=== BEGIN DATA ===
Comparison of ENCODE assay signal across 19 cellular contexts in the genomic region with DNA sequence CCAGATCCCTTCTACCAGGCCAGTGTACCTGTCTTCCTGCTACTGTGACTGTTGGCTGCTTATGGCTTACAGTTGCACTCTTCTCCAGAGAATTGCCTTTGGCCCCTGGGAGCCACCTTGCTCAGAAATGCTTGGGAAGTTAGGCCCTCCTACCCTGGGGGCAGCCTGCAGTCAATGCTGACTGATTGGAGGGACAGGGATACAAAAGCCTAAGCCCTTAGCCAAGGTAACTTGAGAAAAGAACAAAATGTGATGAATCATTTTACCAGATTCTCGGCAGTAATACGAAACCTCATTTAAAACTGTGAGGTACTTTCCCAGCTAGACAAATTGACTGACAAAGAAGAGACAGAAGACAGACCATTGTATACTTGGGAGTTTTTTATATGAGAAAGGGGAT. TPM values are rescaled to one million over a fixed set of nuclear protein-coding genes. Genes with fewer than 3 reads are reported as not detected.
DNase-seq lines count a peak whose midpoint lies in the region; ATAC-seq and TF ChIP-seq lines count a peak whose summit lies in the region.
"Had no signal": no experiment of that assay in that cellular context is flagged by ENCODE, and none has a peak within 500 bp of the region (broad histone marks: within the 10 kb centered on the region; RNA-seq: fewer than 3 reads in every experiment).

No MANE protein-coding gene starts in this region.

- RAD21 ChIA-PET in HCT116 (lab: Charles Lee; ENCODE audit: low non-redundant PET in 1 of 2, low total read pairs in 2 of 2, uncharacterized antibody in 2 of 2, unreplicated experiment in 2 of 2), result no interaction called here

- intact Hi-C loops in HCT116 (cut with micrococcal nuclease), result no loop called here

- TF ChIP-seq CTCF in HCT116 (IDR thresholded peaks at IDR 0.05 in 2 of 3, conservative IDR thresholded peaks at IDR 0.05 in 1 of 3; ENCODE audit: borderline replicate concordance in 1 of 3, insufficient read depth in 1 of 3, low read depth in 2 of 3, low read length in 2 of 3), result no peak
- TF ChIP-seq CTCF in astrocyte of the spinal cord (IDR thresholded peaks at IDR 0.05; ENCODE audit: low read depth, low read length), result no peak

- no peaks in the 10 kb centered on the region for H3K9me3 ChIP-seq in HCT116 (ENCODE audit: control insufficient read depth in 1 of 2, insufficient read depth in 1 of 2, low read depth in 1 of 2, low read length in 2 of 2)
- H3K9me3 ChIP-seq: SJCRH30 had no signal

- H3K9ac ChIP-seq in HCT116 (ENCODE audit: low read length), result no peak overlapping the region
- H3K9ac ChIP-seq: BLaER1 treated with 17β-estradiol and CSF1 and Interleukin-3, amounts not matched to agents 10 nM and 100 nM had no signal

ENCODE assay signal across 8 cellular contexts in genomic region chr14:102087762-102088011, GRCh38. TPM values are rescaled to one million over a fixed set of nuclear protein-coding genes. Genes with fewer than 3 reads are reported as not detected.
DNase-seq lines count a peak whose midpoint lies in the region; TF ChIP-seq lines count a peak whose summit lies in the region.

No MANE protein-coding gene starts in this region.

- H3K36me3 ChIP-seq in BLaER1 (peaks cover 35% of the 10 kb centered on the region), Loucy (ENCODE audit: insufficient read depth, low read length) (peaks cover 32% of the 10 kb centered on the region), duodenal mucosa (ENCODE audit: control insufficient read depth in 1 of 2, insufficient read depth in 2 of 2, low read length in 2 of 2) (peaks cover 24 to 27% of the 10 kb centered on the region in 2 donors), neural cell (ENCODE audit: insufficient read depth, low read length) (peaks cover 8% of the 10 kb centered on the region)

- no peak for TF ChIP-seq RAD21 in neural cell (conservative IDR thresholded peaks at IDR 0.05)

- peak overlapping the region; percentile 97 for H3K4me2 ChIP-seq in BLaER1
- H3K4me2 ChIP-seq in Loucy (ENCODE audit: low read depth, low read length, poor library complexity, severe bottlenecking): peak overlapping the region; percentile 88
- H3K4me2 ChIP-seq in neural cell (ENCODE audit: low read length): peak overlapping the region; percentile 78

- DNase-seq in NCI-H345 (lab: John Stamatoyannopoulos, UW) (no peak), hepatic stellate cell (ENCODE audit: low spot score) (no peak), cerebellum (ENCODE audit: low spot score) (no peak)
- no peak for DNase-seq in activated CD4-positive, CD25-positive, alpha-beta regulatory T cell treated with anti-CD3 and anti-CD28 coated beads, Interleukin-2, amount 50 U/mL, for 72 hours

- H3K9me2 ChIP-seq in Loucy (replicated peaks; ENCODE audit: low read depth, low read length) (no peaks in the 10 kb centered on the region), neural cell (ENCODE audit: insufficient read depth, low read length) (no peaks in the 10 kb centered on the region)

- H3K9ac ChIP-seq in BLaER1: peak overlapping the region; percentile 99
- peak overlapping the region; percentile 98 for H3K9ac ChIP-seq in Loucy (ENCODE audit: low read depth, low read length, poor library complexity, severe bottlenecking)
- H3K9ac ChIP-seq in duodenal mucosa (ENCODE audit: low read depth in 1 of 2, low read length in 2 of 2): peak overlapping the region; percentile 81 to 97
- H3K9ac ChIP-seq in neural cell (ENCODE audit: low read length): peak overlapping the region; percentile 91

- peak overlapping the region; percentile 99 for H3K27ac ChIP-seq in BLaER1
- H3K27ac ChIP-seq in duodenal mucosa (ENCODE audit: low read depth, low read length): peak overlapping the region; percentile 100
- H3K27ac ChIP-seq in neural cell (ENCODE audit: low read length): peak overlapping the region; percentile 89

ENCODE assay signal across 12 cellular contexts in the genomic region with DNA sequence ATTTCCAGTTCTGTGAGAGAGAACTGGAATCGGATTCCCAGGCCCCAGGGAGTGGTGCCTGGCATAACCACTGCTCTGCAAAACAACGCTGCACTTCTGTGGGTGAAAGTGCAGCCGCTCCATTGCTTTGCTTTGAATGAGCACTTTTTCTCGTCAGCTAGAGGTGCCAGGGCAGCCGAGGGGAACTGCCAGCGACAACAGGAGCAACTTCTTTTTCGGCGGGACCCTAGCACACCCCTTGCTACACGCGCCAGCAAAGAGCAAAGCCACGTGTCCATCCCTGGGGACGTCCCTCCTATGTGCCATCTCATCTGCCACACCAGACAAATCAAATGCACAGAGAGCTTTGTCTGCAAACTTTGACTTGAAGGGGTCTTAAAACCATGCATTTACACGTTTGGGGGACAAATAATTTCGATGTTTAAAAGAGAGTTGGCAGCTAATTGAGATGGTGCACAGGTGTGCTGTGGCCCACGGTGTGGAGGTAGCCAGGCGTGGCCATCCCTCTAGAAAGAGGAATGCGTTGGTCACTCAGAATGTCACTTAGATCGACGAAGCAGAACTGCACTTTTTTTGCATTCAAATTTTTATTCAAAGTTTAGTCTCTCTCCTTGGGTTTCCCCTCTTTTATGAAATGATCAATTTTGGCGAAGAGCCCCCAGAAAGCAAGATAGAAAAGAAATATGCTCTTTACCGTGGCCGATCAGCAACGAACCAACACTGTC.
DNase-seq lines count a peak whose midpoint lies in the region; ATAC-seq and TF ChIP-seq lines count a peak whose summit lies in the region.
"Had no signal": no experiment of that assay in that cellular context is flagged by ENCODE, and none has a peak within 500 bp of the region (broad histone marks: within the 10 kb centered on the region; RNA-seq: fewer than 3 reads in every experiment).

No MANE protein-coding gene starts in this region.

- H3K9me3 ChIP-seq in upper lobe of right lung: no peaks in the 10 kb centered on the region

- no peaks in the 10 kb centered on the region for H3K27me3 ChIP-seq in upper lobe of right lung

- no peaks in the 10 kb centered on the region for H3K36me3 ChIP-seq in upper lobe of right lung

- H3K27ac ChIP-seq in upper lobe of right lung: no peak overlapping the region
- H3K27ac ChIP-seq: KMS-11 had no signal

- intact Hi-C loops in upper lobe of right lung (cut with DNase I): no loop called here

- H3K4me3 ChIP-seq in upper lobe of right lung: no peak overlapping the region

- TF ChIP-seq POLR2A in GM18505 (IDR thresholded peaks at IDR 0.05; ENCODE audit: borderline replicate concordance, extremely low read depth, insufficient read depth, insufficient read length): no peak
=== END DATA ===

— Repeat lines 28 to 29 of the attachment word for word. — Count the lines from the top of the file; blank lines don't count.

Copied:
- peak overlapping the region; percentile 99 for H3K27ac ChIP-seq in BLaER1
- H3K27ac ChIP-seq in duodenal mucosa (ENCODE audit: low read depth, low read length): peak overlapping the region; percentile 100